The term neuro writing sounds sinister and creepy, doesn’t it? It isn’t. Based on neuroscience, its goal is to entice readers and grab their attention by triggering fundamental cognitive dispositions.
Reading and understanding are complex neurological concepts. We want to “get into our readers’ minds” to give them what they need when they need it in an understandable and valuable way. We want to motivate them to appreciate and consciously act upon our writing.
Neuro writing helps do that. It is a neurocognitive tactic that uses persuasive, engaging, honest, straightforward, easy-to-grasp, yet stimulating language.Writing is not only an art — it’s a science. Neuro writing is based on science to engage your readers. Click To Tweet
Here are a few concepts in neuro writing to help trigger your readers’ emotional and cognitive responses:
- Use numbers in your headings and lists in your copy. We seem to be wired to pay attention to numbers and numbered lists. They provide a sense of order. And there is even psychology behind odd and even numbers: even-numbered lists imply something is missing (was the list rounded up or down?) and then trigger us to dig deeper; odd numbers are thought-provoking because they seem haphazard.
- If you want a particular bullet point to stick in your readers’ minds, put it last. The last (odd) number seems intriguing, and our readers will ask themselves: “Why was this point added last and not cut off? Must be interesting.” Our memory formation process ensures that what we read or hear last stays with us longer. So, in a longer narrative, reinforce and summarize the main points in your writing to ensure their retention.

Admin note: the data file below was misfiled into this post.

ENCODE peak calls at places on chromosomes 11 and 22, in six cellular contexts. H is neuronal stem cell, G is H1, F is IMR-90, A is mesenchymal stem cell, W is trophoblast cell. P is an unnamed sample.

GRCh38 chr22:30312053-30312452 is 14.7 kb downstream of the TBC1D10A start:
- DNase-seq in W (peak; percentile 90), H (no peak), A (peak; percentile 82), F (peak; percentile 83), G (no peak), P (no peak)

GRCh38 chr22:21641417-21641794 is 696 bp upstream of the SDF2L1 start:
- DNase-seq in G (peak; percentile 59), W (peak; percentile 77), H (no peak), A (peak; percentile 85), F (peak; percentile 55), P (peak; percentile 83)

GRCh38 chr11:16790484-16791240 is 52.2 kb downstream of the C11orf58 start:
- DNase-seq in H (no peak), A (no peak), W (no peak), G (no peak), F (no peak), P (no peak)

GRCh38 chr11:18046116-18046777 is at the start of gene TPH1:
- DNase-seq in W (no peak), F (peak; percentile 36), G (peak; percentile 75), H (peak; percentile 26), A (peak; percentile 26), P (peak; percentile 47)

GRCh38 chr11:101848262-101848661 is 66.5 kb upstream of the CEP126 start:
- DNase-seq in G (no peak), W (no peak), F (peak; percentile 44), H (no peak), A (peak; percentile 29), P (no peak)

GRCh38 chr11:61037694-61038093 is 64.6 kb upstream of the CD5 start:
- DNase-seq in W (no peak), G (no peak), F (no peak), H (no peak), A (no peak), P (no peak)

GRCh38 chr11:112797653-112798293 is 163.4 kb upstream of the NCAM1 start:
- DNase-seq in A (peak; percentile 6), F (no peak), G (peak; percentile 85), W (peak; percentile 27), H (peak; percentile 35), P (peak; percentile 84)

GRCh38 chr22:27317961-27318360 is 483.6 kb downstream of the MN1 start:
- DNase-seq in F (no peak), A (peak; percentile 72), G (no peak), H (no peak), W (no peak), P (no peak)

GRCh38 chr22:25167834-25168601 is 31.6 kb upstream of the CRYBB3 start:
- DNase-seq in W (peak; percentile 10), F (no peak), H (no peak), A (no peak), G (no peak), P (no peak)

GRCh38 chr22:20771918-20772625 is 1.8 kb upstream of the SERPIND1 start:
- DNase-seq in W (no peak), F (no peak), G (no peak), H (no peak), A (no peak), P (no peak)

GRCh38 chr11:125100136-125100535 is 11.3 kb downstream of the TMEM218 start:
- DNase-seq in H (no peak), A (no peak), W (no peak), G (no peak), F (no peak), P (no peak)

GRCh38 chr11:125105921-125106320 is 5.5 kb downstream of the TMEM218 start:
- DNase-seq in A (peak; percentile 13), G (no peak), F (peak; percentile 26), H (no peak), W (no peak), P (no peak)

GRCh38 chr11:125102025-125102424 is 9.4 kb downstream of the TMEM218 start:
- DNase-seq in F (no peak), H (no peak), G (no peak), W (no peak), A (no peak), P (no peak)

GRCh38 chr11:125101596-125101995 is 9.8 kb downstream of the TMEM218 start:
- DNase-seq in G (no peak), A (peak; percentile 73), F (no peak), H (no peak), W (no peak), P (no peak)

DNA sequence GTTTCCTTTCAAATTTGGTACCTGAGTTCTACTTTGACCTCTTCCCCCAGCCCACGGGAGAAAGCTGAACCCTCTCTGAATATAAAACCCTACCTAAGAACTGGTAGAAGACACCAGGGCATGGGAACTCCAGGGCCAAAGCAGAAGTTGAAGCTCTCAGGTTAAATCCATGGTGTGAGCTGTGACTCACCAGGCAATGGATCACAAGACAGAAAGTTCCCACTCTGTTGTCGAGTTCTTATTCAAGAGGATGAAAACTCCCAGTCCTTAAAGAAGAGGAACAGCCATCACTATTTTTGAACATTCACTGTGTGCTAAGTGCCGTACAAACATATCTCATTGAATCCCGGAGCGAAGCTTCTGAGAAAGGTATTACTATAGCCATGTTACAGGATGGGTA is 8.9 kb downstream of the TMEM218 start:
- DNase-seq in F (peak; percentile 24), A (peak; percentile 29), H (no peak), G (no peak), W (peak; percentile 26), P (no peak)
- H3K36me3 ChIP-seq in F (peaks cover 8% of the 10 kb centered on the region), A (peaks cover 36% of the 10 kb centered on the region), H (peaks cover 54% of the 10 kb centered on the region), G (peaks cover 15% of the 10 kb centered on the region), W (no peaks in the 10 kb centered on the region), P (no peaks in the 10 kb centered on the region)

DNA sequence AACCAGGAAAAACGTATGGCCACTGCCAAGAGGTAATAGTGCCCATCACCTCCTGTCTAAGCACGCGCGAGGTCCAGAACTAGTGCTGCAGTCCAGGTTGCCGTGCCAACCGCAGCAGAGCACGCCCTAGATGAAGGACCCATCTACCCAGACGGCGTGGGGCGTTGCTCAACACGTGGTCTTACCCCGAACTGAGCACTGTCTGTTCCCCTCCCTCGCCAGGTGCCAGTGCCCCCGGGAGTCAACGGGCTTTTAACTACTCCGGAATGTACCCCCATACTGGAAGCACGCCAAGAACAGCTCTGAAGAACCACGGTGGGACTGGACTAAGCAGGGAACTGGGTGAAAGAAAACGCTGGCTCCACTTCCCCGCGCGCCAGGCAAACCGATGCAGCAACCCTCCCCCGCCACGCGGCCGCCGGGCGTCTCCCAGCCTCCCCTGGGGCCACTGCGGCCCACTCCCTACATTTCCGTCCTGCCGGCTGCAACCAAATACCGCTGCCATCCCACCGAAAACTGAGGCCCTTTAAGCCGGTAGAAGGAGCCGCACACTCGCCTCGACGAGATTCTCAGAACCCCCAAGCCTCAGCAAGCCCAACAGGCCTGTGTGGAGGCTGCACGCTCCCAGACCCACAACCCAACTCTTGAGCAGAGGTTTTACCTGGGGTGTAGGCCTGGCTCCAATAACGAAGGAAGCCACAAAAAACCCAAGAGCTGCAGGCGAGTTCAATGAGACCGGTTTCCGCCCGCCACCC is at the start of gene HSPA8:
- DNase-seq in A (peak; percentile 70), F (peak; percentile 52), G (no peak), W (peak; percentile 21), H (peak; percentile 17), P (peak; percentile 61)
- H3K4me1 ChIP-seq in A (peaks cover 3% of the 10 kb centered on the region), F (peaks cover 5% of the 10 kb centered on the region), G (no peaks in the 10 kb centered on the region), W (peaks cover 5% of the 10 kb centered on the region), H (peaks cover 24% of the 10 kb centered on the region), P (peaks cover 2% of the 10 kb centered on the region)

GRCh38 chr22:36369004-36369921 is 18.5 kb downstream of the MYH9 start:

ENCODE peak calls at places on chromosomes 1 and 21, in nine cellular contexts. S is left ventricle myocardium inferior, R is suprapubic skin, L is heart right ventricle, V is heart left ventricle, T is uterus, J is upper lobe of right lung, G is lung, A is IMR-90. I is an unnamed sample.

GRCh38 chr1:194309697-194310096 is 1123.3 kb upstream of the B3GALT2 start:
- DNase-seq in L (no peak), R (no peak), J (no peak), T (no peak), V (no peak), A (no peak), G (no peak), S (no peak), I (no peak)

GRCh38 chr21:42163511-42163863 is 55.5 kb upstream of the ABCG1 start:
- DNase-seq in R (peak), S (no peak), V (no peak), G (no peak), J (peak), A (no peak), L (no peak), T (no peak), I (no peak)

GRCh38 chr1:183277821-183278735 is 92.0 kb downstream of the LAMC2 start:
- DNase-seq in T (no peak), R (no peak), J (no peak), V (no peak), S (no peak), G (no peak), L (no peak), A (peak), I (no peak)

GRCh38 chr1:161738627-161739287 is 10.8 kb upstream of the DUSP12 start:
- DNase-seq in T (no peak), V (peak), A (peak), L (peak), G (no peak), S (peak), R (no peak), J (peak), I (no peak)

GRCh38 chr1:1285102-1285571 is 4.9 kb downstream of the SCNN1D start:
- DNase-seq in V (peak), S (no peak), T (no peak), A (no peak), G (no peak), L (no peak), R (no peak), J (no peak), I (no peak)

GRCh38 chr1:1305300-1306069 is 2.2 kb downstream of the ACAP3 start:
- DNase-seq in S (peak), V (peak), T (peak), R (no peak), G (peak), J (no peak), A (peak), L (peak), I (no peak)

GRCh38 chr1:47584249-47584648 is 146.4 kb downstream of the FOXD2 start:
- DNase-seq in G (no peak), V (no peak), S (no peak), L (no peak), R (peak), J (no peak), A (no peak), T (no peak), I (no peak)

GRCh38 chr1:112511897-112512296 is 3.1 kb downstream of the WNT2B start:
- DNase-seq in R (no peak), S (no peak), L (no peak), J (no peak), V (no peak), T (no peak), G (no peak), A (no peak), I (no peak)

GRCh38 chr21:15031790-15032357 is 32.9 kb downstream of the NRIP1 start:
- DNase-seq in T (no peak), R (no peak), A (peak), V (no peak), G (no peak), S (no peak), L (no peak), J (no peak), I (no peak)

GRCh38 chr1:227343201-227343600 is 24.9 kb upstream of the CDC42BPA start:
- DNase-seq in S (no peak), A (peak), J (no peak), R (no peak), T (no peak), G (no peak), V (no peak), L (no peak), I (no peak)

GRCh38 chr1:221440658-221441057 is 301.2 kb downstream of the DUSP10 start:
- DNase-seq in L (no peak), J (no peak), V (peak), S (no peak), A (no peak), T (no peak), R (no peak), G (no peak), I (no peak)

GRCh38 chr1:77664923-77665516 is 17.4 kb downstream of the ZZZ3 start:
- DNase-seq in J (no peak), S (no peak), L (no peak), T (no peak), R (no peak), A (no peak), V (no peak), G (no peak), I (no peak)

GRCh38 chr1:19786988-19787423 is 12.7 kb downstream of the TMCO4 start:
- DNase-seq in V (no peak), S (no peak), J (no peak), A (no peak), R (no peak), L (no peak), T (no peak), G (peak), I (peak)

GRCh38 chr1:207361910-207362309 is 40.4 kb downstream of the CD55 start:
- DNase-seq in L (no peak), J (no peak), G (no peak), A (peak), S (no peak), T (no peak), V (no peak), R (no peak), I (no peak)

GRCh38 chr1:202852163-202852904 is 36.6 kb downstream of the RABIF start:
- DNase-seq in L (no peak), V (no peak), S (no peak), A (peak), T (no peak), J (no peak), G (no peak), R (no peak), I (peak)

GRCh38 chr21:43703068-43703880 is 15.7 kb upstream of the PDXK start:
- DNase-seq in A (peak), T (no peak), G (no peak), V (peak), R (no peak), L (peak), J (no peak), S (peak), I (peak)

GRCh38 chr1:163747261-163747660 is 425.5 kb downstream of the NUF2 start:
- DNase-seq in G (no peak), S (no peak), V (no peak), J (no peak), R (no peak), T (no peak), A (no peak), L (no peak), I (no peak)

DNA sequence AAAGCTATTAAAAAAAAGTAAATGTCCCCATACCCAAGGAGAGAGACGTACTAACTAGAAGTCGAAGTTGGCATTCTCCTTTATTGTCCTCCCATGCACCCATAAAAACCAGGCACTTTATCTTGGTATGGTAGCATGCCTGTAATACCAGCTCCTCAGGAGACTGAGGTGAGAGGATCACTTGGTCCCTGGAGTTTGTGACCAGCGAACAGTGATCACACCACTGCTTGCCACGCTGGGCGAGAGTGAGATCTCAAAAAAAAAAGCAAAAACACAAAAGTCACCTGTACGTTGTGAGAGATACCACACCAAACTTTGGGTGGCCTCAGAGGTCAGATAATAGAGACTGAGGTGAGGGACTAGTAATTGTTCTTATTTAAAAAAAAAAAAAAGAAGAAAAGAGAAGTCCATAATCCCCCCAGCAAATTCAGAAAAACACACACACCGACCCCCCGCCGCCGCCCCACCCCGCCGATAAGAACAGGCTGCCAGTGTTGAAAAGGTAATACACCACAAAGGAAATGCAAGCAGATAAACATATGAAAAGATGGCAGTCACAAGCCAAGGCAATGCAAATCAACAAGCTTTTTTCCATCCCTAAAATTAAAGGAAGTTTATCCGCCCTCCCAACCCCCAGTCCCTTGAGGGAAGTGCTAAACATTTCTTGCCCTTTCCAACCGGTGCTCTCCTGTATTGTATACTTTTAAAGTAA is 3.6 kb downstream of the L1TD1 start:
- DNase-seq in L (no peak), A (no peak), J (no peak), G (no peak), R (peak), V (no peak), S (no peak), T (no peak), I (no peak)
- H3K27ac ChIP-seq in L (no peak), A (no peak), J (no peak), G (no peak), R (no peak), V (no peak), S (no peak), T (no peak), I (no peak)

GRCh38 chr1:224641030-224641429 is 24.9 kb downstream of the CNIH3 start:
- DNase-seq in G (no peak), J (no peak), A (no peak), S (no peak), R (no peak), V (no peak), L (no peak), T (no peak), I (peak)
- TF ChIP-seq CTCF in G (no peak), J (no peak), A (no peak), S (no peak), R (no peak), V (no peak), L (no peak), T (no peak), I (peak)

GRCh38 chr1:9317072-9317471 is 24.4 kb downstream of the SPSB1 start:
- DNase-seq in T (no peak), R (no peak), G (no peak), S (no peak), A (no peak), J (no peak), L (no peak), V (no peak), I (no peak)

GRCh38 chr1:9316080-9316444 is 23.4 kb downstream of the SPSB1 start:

- Add unexpectedly matched adjectives that entice readers to keep reading. For example, everyone has encountered “free XYZ or “new XYZ.” Boring and predictable. So how about using lesser-matched adjectives that radiate positivity, like “free innovative XYZ” or “new unique XYZ”?
- Highlight cause and effect, the why and the how. Involve your readers. This writing tactic makes your narratives easier to recall. That is also why storytelling is so important: something happened. Let’s find a solution!
- Ask questions readers want to be answered. Use quotes to cement your message. It signals expertise and authority. Use single quotes in headlines and double quotes in your text.
- Enter into a (friendly) argumentative dialogue with your readers, where they formulate questions in their heads while you provide the answers. Or you ask three questions (according to the “Rule of Three” in content/graphic design, where bundled content in chunks of three is most memorable). Your readers will nod their heads in anticipation of your answers before they continue reading.
- Use descriptive, powerful, thought-provoking, action- or sensory-stimulating words that trigger your readers’ positive or negative responses. Engage them emotionally; make them want to speak out and participate. (This point is important; it has an odd number, and I put it last.)
Write with human psychology in mind. Your readers are, after all, humans. Good writing should not just convey information. Your readers are not passive bystanders, but active back-seat drivers. They crave stories and engagement.
Writing is not only an art — it’s a science.
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